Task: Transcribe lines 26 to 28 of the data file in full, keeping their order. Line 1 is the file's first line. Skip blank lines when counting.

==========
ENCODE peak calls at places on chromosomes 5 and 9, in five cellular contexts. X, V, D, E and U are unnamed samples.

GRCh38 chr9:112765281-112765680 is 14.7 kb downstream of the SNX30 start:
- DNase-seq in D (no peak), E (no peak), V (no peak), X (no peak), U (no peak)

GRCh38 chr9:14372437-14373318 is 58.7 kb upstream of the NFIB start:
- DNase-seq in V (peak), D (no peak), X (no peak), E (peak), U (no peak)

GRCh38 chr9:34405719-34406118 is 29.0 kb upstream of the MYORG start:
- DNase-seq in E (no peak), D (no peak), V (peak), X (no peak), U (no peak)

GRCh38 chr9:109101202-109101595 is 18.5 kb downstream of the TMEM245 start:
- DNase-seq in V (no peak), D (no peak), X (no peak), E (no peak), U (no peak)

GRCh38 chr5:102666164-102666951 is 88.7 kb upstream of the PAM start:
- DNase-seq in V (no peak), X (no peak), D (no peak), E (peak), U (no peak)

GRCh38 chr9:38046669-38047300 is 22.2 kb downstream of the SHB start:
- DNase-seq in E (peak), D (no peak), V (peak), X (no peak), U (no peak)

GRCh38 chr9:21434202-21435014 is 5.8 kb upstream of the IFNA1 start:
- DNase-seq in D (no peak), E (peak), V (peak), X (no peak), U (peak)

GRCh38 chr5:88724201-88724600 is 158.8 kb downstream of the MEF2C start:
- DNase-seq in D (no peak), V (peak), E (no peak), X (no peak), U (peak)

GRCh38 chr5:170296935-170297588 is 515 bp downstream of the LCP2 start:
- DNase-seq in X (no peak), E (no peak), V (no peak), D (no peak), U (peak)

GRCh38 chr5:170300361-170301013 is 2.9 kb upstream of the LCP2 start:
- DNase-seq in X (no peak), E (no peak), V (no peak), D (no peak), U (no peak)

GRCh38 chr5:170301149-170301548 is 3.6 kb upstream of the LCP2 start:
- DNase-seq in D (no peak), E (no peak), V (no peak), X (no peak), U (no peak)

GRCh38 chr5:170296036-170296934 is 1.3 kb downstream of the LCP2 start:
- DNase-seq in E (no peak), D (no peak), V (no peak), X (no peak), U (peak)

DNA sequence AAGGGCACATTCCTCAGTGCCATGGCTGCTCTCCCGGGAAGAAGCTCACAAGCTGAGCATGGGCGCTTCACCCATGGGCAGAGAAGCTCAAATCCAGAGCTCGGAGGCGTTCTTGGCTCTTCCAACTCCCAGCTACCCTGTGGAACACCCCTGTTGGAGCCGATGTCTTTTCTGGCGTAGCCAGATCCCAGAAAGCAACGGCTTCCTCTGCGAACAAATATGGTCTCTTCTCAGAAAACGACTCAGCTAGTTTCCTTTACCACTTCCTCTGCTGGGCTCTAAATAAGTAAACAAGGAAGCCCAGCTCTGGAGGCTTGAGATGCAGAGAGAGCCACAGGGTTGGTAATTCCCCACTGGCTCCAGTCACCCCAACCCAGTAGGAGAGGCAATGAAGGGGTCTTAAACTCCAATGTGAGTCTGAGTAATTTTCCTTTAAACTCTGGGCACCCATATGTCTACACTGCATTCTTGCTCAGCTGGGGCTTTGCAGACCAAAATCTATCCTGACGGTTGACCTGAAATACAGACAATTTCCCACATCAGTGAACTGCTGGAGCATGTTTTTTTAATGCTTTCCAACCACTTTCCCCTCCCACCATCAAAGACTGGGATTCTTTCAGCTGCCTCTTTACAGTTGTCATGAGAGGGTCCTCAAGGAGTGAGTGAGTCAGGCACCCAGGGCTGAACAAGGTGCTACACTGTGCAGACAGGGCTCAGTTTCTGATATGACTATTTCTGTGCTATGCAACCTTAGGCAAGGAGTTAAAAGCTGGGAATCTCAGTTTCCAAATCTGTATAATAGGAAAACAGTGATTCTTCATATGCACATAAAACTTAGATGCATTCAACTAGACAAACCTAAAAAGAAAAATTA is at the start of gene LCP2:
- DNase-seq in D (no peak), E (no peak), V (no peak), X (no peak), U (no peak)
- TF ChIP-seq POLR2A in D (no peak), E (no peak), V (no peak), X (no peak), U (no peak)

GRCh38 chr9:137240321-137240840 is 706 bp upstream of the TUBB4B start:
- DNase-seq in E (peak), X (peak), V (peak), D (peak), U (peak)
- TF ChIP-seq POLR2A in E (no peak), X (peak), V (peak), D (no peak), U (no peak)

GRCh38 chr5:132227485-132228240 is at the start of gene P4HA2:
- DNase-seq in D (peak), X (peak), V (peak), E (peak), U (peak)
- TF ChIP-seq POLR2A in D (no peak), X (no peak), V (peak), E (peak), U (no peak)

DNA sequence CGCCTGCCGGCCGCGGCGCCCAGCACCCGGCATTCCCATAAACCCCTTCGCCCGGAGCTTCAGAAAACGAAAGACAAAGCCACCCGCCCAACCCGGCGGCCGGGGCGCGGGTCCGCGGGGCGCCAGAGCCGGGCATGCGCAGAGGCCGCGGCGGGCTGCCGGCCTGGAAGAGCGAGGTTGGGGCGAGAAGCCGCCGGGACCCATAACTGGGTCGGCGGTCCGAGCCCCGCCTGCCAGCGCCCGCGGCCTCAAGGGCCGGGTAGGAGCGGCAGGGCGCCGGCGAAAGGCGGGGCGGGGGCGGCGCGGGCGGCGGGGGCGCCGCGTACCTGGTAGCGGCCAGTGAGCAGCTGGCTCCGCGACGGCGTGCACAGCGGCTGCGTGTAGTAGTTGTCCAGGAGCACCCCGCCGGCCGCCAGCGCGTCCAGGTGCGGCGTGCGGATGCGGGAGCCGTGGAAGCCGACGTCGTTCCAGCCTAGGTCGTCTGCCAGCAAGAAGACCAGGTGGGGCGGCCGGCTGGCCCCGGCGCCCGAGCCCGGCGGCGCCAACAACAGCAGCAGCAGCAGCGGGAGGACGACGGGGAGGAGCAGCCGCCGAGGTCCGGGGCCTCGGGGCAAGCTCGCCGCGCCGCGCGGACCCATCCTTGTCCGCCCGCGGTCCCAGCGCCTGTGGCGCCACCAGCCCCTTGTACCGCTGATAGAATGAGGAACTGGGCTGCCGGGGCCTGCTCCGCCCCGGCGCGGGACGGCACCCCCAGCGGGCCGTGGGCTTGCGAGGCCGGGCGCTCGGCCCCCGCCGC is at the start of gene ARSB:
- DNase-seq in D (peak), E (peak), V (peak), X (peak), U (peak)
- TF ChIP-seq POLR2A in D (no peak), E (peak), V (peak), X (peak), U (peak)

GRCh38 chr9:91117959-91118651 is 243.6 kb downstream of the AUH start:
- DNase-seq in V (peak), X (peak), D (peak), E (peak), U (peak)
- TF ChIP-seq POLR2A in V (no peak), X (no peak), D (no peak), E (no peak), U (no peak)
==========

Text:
DNA sequence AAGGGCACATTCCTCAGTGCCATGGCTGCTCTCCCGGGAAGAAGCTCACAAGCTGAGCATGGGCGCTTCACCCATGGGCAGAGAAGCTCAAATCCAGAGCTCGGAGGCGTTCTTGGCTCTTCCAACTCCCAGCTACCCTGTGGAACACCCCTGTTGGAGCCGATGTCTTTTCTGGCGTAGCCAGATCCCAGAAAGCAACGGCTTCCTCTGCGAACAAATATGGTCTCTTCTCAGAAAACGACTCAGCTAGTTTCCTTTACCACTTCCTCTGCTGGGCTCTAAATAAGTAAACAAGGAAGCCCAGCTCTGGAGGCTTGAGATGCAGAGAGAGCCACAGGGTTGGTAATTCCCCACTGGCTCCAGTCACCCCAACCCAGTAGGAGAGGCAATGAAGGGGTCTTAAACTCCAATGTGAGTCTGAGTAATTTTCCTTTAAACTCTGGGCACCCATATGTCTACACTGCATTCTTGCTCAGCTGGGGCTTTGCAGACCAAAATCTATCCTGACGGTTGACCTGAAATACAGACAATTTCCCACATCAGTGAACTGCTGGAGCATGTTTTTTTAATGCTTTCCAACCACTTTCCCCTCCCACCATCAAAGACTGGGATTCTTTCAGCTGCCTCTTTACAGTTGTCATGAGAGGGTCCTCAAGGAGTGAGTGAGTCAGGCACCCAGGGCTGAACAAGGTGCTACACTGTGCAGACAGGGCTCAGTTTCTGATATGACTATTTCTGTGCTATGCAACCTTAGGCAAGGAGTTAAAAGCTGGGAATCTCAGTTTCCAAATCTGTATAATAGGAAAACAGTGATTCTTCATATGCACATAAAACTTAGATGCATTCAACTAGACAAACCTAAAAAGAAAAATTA is at the start of gene LCP2:
- DNase-seq in D (no peak), E (no peak), V (no peak), X (no peak), U (no peak)
- TF ChIP-seq POLR2A in D (no peak), E (no peak), V (no peak), X (no peak), U (no peak)